Tuesday, February 17, 2015

Eating Leaves and Finger Painting: An Ethnobiology Lesson

While we were at La Selva I saw so many animals and insects and plants on dozens of hikes and ventures out into the forest. We learned more species of medicinal plants than I can remember, but I think my favorite part of this time at La Selva was when Jaime lectured to us about these many many natural medicines. Jaime is really funny and an excellent speaker. He jokes about everything and understands what his audience wants to hear. We listened attentively while he showed us leaves that he and his niece and nephew gathered from the land around them. He told us how one leaf when steeped into tea can help you sleep. Another was good for digestion, though to be fair half of the leaves seemed to be good for digestion. He showed us this lipstick plant, a spiky red seed pod that has highly pigmented red seeds inside. We painted our arms with the seeds and then Jaime taught us how to use a fern to make a temporary tattoo on the red. We all were beyond thrilled with that.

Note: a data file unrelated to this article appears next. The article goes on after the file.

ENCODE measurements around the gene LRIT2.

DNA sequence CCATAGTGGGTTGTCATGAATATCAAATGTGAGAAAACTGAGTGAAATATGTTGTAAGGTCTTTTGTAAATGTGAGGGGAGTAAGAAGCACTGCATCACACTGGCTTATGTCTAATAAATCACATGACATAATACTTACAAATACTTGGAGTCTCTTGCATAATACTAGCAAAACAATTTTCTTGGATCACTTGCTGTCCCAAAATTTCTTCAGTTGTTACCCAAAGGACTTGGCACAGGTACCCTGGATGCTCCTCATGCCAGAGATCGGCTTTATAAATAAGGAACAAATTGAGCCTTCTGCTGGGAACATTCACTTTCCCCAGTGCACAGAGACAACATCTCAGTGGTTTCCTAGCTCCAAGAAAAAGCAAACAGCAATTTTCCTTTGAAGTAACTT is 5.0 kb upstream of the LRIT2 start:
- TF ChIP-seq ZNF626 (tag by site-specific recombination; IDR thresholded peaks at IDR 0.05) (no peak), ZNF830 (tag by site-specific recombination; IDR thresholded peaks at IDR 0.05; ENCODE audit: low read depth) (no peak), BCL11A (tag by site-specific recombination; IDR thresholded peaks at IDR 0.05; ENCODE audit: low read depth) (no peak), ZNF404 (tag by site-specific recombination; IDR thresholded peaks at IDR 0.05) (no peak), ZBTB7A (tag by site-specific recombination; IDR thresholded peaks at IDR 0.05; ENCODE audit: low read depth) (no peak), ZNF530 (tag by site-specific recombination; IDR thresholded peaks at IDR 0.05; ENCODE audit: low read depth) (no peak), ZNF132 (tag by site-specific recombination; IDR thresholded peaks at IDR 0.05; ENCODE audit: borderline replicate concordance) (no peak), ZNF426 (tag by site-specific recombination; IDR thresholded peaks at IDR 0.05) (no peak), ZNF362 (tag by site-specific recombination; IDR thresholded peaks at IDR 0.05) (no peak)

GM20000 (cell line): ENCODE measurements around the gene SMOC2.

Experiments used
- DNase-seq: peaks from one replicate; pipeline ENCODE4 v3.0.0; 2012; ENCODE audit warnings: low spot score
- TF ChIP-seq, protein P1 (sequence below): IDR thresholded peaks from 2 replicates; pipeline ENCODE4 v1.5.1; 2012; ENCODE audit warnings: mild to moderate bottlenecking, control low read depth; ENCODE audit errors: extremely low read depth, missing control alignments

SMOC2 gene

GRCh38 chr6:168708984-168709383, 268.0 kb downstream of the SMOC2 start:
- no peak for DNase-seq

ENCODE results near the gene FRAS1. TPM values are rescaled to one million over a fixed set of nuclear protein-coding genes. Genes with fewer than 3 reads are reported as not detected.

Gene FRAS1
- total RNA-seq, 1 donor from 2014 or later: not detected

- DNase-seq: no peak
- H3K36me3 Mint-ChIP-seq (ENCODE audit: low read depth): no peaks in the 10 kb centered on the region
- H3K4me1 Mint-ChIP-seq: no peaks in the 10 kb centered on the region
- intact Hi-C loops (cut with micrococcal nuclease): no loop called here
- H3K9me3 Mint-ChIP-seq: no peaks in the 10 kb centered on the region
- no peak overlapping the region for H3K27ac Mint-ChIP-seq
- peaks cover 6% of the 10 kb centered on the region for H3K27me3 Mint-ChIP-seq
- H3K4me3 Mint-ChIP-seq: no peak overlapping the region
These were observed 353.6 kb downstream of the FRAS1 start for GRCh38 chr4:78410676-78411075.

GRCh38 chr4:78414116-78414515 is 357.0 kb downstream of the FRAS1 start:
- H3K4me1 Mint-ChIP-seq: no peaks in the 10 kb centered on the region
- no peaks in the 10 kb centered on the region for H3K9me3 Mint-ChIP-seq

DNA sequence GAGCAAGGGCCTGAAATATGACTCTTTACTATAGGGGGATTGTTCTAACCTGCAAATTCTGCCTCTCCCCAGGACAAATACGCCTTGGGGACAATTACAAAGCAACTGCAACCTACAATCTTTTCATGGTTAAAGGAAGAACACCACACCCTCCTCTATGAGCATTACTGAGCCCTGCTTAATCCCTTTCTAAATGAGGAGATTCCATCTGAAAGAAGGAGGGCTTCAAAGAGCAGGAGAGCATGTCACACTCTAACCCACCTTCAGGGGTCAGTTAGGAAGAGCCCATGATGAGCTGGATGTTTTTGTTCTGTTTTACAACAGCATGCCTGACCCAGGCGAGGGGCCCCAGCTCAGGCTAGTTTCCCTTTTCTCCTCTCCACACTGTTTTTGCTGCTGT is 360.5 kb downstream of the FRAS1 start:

Jaime also showed us raw ginger and had us taste it. It was incredibly spicy and most of us could barely let it sit on our tongue for more than a few seconds. Nearly every leaf he gave us he made us try. He would say before we bit into each one “Arriba! Abajo! A centro! Adentro” while we all repeated his chant. Some of the leaves tasted like, well, leaves. Others tasted oddly sweet. And still others were incredibly bitter. Jaime laughed at us when we nearly spit the bitter leaves out.

We ended our lecture when Jaime sliced up coconuts for us and had us drink them. The entire afternoon was spent learning traditional medicinal methods. It was fascinating to learn how these natural resources lent themselves to being more effective treatments than even modern pills can be. I think this experience was an excellent example of how this program expands your mind. I had always known that many medicines were originally derived from plants but never before had I realized that these were not only methods used by shamen, but also by everyday people who understood their inherent value. It was an excellent lesson by an excellent teacher, one of my favorite times at La Selva.

Marcela Zegarra-Ballon

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